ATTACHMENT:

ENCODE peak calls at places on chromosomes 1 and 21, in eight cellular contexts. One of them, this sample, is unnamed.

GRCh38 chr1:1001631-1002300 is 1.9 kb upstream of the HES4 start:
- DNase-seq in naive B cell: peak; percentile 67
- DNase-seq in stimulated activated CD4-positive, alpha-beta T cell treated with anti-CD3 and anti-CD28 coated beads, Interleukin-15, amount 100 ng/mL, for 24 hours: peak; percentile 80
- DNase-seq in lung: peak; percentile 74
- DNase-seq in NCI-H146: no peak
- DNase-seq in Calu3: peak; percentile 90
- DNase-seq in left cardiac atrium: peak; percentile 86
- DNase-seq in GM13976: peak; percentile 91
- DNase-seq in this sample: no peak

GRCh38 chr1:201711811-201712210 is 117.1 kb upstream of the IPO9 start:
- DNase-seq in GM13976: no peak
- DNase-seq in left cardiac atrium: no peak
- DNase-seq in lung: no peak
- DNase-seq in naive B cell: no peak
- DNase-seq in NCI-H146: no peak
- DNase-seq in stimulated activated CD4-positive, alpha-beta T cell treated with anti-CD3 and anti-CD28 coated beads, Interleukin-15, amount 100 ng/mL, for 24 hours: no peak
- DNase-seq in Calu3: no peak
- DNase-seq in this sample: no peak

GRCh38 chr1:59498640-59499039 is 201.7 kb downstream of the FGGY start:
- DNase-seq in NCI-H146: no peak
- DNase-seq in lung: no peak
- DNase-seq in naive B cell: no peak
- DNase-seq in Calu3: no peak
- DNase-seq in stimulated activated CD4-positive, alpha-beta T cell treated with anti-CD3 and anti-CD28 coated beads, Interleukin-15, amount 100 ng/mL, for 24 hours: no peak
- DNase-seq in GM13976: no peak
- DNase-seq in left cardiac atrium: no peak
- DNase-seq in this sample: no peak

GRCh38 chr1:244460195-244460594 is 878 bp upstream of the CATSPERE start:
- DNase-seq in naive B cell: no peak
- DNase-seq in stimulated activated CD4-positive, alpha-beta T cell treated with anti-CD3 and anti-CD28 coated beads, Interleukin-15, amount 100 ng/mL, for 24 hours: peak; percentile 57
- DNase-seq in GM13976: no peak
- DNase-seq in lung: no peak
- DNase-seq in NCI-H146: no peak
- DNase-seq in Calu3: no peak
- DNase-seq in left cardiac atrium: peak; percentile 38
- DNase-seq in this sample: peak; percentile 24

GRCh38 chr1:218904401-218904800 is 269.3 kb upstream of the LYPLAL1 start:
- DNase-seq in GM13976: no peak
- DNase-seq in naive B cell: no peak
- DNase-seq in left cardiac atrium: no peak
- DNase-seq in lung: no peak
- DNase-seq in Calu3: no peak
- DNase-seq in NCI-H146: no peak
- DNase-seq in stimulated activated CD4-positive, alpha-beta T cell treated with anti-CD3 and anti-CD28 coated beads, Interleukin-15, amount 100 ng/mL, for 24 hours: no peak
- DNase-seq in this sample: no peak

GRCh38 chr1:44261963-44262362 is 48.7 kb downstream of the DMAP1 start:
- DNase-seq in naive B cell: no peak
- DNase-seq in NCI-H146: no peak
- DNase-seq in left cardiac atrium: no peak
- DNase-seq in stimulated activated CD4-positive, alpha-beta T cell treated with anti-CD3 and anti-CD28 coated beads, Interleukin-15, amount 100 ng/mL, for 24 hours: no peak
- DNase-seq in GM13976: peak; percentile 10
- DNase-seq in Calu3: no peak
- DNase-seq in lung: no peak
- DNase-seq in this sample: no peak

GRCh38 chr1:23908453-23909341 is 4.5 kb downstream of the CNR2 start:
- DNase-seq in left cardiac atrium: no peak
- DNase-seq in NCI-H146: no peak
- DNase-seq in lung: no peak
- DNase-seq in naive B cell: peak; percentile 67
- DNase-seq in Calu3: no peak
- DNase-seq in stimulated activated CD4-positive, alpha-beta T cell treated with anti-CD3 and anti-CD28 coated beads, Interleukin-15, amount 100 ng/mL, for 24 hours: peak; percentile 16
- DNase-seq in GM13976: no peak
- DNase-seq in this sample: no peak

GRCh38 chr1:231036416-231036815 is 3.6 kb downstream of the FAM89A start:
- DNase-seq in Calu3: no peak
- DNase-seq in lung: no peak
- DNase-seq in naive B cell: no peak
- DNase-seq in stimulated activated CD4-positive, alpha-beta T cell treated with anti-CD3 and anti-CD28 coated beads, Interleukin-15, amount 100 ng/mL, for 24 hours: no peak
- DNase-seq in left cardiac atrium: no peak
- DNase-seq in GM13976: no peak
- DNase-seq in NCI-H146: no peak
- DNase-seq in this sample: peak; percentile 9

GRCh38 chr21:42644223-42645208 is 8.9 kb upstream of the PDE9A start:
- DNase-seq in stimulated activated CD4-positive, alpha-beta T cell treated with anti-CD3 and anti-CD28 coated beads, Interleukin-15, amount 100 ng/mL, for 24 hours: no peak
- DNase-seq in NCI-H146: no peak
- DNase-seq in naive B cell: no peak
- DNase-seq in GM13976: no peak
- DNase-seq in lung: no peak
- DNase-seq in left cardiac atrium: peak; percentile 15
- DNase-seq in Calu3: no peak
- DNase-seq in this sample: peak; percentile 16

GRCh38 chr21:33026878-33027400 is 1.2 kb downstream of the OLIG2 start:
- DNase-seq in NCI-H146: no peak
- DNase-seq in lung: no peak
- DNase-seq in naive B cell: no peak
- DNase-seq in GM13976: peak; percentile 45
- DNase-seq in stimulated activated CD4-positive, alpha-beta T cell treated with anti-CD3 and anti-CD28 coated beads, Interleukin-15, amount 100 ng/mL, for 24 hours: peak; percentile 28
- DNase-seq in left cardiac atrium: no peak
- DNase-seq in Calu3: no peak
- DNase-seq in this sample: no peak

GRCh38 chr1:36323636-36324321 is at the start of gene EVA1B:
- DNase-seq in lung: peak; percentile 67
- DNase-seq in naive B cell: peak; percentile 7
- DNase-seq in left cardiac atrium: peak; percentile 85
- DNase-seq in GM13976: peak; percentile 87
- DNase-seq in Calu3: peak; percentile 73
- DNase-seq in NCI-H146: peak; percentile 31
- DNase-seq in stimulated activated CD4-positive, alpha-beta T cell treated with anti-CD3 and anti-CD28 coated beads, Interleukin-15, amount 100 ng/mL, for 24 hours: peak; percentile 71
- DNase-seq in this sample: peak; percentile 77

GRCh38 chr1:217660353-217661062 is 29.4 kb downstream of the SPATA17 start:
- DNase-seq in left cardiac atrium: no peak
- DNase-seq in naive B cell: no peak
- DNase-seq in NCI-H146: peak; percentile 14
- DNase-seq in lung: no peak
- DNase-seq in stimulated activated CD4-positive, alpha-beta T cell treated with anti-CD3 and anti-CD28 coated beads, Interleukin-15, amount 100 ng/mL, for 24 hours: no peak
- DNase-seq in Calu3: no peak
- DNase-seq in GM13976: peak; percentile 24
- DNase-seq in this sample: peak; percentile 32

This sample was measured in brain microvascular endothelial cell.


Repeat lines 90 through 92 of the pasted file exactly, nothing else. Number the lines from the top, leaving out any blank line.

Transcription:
- DNase-seq in Calu3: no peak
- DNase-seq in this sample: no peak

GRCh38 chr1:36323636-36324321 is at the start of gene EVA1B: